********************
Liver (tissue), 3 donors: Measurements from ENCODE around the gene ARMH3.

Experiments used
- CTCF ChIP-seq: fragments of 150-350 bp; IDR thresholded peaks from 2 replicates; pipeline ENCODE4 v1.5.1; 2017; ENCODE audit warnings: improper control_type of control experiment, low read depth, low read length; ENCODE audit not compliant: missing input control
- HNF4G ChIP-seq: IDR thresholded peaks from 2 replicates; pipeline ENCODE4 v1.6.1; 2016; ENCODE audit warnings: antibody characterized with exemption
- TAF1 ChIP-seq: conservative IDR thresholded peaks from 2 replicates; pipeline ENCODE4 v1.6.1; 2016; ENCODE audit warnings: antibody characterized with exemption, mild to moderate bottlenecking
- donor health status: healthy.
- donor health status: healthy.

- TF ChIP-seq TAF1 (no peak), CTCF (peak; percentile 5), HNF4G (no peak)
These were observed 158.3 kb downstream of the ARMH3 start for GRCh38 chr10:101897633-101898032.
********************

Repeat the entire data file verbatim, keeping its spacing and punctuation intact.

Liver (tissue), 3 donors: Measurements from ENCODE around the gene ARMH3.

Experiments used
- CTCF ChIP-seq: fragments of 150-350 bp; IDR thresholded peaks from 2 replicates; pipeline ENCODE4 v1.5.1; 2017; ENCODE audit warnings: improper control_type of control experiment, low read depth, low read length; ENCODE audit not compliant: missing input control
- HNF4G ChIP-seq: IDR thresholded peaks from 2 replicates; pipeline ENCODE4 v1.6.1; 2016; ENCODE audit warnings: antibody characterized with exemption
- TAF1 ChIP-seq: conservative IDR thresholded peaks from 2 replicates; pipeline ENCODE4 v1.6.1; 2016; ENCODE audit warnings: antibody characterized with exemption, mild to moderate bottlenecking
- donor health status: healthy.
- donor health status: healthy.

- TF ChIP-seq TAF1 (no peak), CTCF (peak; percentile 5), HNF4G (no peak)
These were observed 158.3 kb downstream of the ARMH3 start for GRCh38 chr10:101897633-101898032.